Each week, our German correspondent slices and dices the latest rumblings, news, and quick-hit driving impressions from the other side of the pond. His byline may say Jens Meiners, but we simply call him . . . the Continental.
Audi e-tron Bits
Audi has disclosed a little bit more about the R8 e-tron, although not a whole lot. The final production car, which will be made in small numbers by Audi’s quattro GmbH subsidiary from late 2012 on, will look much closer to the regular R8 than the e-tron concept which I drove in California in December 2009. It keeps the R8's front end and the carbon side blades; the shape of the rear end, however, will differ significantly. The taillights will be positioned at an angle; it will be easy to tell the models apart from behind. Inside, there is a conventional dashboard, but the gear selector will only offer the positions reverse, neutral, and drive. There is a one-speed transmission; top speed will be governed at 125 mph, despite Mercedes-AMG allowing 155 mph in the SLS AMG E-Cell, since going above 125 would take too much of a toll on range. The weight target of just over 3500 pounds remains unchanged, despite a battery pack that weighs a whopping 1213 pounds and takes up the R8's entire engine compartment.
What’s not clear yet is whether the R8 e-tron will have just two electric motors (one for each rear wheel) or if an additional pair will be mounted up front to provide all-wheel drive. And Audi also hasn’t decided on the brakes: Electro-mechanical brakes would be a beautiful solution, but they need to offer enough redundancy to be absolutely fail-proof. The engineers might stick to hydraulic brakes after all. Chassis components are largely carried over from the R8, but the steering will be electro-mechanical. What I wasn’t told is whether you’ll be able to purchase an e-tron outright or whether it will only be possible to lease it. But it’s clear that it will be expensive—far more so than an R8 V-10.
And what about the rotary engine in the A1 e-tron? I hear it’s not a favorite with Volkswagen, but for now Audi engineers keep refining it. The 20-hp unit occupies the spare-tire well in the A1 e-tron, works as a range-extending generator only, and operates at speeds of up to 7500 rpm. If driven on the rotary engine only, the A1 e-tron would get 40 mpg on the Euro cycle. There are of course more efficient range extenders, but the rotary is unmatched in compactness and smoothness of operation. The rotary eliminates range anxiety, and adds a fascinating twist. If the car goes into production with the little engine, Audi will have to figure out how to build the things. The prototype rotary engines are supplied by AVL in Austria, but AVL is an engineering house, not a manufacturer.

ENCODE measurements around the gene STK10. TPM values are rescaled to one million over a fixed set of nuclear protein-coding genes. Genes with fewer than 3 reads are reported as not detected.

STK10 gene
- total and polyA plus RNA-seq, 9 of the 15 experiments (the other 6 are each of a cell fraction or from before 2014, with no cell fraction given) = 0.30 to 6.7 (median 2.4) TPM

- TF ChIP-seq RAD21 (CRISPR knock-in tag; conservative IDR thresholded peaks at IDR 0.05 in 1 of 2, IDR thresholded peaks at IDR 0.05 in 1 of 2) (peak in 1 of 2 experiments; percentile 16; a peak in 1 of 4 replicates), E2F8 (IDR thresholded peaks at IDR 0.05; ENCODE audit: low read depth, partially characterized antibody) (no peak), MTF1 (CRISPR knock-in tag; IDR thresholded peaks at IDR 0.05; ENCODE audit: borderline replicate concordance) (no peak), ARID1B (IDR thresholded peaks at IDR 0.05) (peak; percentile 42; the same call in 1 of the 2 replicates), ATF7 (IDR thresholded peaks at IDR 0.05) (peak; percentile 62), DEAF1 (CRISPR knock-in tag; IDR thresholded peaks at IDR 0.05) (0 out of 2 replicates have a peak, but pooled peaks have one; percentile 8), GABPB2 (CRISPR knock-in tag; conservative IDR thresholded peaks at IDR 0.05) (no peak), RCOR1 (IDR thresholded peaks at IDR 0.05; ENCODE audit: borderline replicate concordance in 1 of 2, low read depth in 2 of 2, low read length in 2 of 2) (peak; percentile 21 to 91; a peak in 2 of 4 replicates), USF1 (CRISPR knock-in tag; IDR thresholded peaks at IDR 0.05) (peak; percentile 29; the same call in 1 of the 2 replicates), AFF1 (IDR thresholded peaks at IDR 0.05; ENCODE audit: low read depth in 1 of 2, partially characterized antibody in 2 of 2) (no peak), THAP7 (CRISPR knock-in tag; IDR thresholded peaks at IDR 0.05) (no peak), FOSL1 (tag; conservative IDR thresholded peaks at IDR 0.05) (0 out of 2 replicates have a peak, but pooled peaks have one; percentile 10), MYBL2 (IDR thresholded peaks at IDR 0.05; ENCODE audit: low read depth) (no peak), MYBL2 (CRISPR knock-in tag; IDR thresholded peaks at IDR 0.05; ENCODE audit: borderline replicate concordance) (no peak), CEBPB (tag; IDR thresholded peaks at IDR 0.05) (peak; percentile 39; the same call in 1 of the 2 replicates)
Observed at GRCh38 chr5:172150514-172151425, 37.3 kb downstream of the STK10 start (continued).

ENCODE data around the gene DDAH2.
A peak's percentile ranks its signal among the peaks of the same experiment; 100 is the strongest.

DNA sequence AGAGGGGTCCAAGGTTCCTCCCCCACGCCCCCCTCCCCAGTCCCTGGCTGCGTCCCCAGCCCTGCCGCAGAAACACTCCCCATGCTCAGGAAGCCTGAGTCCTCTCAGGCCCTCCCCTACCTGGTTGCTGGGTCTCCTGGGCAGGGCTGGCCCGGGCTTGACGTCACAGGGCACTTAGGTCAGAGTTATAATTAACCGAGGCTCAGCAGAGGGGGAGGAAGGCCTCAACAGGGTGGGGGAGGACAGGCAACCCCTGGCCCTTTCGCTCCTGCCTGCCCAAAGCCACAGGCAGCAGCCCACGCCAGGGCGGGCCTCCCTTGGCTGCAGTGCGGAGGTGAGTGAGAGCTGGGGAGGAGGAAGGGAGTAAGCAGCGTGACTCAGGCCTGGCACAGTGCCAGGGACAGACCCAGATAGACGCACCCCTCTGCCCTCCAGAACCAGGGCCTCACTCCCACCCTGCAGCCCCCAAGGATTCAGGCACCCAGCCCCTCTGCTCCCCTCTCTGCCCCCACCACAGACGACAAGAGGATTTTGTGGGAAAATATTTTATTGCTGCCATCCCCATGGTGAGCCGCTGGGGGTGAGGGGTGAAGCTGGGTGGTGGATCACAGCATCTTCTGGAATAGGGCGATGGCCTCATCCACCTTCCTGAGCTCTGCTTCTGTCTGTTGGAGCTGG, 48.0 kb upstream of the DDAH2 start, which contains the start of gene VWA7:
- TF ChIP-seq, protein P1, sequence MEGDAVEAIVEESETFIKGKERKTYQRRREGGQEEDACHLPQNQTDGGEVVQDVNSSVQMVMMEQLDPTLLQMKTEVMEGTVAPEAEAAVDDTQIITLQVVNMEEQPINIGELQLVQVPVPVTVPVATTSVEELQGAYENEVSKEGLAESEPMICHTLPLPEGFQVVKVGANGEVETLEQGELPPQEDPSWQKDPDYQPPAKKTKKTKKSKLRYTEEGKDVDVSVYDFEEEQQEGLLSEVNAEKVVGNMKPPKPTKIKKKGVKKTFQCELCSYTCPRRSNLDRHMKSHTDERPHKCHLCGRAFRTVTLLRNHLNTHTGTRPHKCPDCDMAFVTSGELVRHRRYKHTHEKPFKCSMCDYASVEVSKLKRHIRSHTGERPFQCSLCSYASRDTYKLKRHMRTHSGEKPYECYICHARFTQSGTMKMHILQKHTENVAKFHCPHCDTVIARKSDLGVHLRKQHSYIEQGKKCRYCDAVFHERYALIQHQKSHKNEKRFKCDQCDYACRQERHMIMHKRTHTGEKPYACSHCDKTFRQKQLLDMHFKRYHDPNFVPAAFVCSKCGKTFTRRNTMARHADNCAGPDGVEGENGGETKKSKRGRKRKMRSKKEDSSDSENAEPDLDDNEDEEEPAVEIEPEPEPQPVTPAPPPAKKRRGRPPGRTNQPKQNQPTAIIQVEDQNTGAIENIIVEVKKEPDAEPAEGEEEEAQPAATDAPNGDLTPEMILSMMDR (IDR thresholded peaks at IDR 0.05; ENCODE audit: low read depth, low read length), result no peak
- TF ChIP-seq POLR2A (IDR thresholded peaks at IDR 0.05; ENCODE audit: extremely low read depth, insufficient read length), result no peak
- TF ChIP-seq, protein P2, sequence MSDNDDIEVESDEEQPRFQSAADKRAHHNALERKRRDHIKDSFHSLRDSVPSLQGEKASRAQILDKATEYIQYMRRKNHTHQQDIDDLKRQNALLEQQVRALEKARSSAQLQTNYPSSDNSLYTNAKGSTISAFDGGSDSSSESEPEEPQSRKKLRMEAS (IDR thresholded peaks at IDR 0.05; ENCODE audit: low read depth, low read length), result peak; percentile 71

Europe Only Stuff
Hyundai has already shown the i40 station wagon, and now we are treated to the first glimpse of the sedan. The sister model to our Sonata is distinguished from that car by a different rear end with an upwards kink in the C-pillar. CO2-obsessed Europe gets naturally aspirated fours and turbo-diesels—no 2.0-liter GDI for us here. It is safe to predict that the gasoline versions will be hopelessly underpowered.
VW is launching the limited-edition GTI Edition 35, celebrating 35 years of this class-defining and benchmark-setting hot hatch. Power rises from 210 hp to 235 in the front-driver, and it’s said to offer performance very close to the all-wheel drive Golf R‘s. More details are to follow in the first week of June.
Want a Town Car? Orders Have Closed
Dealers have placed their last orders for the Lincoln Town Car. You can still get one, but your dealer will have to search for your preferred configuration. The Town Car’s position in the market will be taken by a version of the MKT, to be called “MKT Town Car“. Stretched MKTs will get all-wheel drive. That’s because drivers of livery vehicles have let the company know that front-wheel drive wouldn’t be acceptable . . .
A Looming Disaster for Enthusiasts
Euro-NCAP, the Brussels-based Eurocrat agency awarding stars which more or less correlate with the crashworthiness of cars, is coming up with new ideas. No, I’m not speaking about a possible standardization of international crash-test procedures, which would be useful. There’s not exactly dramatic progress on that front, and we will continue to see vastly different results for identical cars, depending on whether they are tested in Europe, North America, or elsewhere.
No, Euro-NCAP wants to recognize carmakers for the quality of their stability-control systems. Specifically, by awarding those carmakers whose systems kick in early and keep the cars slavishly on the line, allowing no drift angle. Cars whose systems can be switched off could receive zero points. It’s all still under discussion, but the regulation could to take effect as soon as 2012 or 2013. Hard to believe this could happen, but that’s also what many believed regarding pedestrian protection and countless other regulations. The end of the European performance car? Premium carmakers are getting nervous, and enthusiasts should be, too.